Buying old leased planes = free?

Hello there, I saw that it’s actually possible to buy leased airplanes after 4 weeks or so. Now one of the old airplanes that I leased would cost now exactly 0$ if I’d buy it, whereas if I buy one immdieately (non leased) would cost around one million. How is this “purchase option” calculated?

here the leased plane →

Purchase options are based on the book value of the aircraft. Aircraft are depreciated in AS over 24 years, so after that time, their book value is zero and so is the purchase option.

Offers on the used aircraft market always start at a minimum of 10 percent of the original value, no matter how old, and go further down when the aircraft is on the market for a longer time.

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Thanks for your answer. So If I want to buy any airplane that is 24 years or older, it makes the most sense If I lease it for 4 weeks and then use the purchase option?

So you could buy them for free after 4 weeks leasing and then sell them with a nice profit after you bought them.

Sounds a bit like a bug or cheating opportunity

From my understanding that is considered cheating… i think one player on my server did that in the past.

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We have a ticket pending to look into this. Just not sure yet what a good “residual value” should be for old leased aircraft. The underlying issue really is the way our leasing contracts work (or rather: don’t). Typically, real-world contracts have fixed durations with a clearly defined terms as to what happens when the contract ends. Those terms would make financial sense. The way it currently works doesn’t, really. It’s more like renting an aircraft rather than leasing it.


i don’t think anyone wants to have fixed-tern leasing for their aircraft on AS… The dynamic of the game is much ‘short-term’ than real-life.

Just some ideas to make sure the resale value is lower than buy-in one:

  • one option is to make sure the resell can never be higher than the buy-in: so if the aircraft is brought in as 0 AS$, then it can only sell up to the 0 AS$. This will still keep the cheaper buy-in option currently has, even though it is not realistic.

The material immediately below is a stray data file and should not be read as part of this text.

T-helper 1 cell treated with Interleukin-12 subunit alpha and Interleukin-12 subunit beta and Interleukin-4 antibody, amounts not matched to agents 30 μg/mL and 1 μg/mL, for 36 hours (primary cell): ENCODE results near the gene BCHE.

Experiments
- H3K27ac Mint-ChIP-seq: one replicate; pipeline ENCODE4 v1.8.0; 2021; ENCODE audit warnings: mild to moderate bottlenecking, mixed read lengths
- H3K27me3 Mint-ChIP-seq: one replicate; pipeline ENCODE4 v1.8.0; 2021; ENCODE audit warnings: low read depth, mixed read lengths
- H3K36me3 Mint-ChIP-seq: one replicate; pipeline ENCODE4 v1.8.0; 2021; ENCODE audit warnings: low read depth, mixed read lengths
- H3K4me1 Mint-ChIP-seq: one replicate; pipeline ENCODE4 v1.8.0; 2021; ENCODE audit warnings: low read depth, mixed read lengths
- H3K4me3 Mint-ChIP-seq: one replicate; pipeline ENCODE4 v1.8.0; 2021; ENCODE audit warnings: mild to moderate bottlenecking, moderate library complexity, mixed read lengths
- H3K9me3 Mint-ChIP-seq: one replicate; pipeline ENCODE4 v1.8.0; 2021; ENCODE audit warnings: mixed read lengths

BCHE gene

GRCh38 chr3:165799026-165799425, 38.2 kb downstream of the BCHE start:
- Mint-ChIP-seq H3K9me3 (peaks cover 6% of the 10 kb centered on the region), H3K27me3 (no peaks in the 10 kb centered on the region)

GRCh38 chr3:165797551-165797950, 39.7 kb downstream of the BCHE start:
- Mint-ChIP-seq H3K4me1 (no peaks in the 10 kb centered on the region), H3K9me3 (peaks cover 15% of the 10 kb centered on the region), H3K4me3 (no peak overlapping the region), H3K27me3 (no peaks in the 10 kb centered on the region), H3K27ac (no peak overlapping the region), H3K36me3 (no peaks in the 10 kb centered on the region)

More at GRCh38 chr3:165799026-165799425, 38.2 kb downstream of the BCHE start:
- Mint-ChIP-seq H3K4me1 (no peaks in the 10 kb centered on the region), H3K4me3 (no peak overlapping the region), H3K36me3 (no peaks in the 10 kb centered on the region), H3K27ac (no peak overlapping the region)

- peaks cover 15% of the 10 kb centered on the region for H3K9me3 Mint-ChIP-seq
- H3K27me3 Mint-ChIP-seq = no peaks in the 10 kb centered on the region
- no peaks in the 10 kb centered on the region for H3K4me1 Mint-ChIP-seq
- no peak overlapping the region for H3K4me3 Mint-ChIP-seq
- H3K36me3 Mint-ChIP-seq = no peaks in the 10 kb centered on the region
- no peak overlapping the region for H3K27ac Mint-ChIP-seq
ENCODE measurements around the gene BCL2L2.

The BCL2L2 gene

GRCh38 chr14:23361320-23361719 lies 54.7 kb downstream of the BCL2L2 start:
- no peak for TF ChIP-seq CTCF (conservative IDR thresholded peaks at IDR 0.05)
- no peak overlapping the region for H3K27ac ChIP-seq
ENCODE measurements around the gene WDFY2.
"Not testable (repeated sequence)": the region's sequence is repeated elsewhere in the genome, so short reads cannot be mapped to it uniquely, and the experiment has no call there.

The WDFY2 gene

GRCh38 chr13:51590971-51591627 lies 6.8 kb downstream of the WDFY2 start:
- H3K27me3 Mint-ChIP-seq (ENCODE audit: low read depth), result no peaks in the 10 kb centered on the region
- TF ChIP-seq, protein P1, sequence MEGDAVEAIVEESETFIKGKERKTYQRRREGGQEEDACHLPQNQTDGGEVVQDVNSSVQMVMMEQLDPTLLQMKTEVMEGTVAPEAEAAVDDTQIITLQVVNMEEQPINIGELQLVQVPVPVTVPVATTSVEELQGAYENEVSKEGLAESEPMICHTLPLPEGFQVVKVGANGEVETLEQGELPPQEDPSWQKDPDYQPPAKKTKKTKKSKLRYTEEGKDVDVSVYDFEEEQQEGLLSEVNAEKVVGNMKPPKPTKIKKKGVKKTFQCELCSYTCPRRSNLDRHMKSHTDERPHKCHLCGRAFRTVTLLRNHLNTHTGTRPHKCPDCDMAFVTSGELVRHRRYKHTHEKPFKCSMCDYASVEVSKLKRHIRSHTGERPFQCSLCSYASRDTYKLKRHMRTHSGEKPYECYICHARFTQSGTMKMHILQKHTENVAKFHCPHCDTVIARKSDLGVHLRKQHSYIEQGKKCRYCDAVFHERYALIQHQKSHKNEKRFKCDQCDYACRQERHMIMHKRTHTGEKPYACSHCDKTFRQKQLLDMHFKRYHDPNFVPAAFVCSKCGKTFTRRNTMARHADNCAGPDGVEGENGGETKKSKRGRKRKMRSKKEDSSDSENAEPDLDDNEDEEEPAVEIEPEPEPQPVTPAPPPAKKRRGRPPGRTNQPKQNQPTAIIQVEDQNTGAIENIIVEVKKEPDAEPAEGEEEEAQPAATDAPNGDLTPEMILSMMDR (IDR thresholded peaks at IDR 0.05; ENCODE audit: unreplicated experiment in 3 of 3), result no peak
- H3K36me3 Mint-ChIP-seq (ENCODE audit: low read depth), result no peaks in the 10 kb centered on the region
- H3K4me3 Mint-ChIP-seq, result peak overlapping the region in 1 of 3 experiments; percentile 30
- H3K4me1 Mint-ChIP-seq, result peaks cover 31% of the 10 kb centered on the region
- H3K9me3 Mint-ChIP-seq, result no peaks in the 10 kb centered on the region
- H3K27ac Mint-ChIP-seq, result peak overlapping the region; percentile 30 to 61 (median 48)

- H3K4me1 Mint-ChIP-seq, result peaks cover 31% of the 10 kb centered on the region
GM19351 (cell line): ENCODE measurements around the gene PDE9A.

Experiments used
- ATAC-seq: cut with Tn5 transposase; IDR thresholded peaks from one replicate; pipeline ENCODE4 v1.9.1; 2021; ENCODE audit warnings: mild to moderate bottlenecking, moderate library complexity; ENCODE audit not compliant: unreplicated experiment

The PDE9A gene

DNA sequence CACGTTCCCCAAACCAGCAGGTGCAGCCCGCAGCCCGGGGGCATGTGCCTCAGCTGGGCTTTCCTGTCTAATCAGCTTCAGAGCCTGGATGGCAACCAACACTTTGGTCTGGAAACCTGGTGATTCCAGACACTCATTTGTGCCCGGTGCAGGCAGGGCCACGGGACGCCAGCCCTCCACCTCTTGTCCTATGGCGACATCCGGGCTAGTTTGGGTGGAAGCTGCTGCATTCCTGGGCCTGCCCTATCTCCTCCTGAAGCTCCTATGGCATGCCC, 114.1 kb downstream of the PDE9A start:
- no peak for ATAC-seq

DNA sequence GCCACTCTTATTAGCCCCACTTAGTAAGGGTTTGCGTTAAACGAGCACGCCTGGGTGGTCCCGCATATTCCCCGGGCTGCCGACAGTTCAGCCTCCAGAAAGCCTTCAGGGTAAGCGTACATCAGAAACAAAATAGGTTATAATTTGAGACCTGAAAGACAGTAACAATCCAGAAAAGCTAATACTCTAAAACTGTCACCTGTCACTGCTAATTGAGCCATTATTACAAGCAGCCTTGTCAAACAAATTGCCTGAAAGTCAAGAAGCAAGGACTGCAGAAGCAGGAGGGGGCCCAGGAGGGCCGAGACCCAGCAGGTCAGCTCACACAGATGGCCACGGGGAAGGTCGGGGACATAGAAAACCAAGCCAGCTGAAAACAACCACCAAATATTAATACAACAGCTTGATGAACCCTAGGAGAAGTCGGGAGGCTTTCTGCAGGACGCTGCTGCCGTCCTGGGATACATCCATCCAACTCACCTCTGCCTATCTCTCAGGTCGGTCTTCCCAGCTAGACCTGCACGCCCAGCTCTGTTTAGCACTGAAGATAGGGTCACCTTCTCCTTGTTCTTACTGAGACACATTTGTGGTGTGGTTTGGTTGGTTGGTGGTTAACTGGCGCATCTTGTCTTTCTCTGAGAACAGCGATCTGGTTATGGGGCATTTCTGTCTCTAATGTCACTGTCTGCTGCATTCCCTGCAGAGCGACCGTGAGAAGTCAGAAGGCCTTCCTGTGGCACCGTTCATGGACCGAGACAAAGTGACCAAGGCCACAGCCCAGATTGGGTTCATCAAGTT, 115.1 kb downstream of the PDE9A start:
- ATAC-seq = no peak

• another option i can think of is to decouple the buy-in value from the leasing / book value: if the plane is rented at 50% listed price, it should still value the same way as 100% listed price. For this option, i will assume you a lower chance to buy in with 0 AS$?

  • i think one solution that might be needed to couple with any solutions is to have minimum price on the aircraft because any aircraft will still be worth some value, no matter how old they are even if it is just for scrap metals…

just some ideas.

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It would make sense to just cap the buy option at a minimum of 10 percent of the new aircraft price to guarantee that it’s not going to be cheaper than in the aircraft market?

i think the downside of keeping the 10pct price is that if you have a 40 yrs dc8 or 707, which Kaitak has, you might be over-pricing the plane. To be fair i don’t see too many are going to operate these ancient planes for obvious reasons, but still might be an issue.

The easiest way would be to set a purchase price after 4 weeks of publicly leased aircraft is equal to minimum buy price that AS has when you sell the aircraft on the market.

If you own a 25 year old 734, it has a minimum residual value price, which you have to use as a basis and list at 50% of it on the market in order for AS to buy it. It’s just needed to link the two, the residual value price used to list aircraft for sale on the market with the buy price used to purchase a leased plane.

Really simple idea, though I have no idea of implementation simplicity or difficulty. But the idea is very simple.

In reality, a major maintanence (C check or even D check) is required before aircrafts can be transferred to a new operator. Normally, the current operator pays for these very expensive checks, which can amount to 2% of the listed price of a new plane. That’s why the real sale price can be higher than the book value, as the buyer effectively bear some of the maintenance cost. This also keeps the lessee from arbitrarily terminating the lease.
AS could introduce this one-off maintenance payment in addition to the regular maintenance cost. The payment should be based on the listed price, rather than the book value. The older the plane, the higher the payment. The payment should be charged when a leased plane is returned to the lessor or an owned plane is sold to a new owner, but not when a leased plane is purchased. This way, even if one buys an 25 year old plane for free, selling it would cost 5% of the listed price. The price must be set at higher than 5% of the listed price to be profitable.

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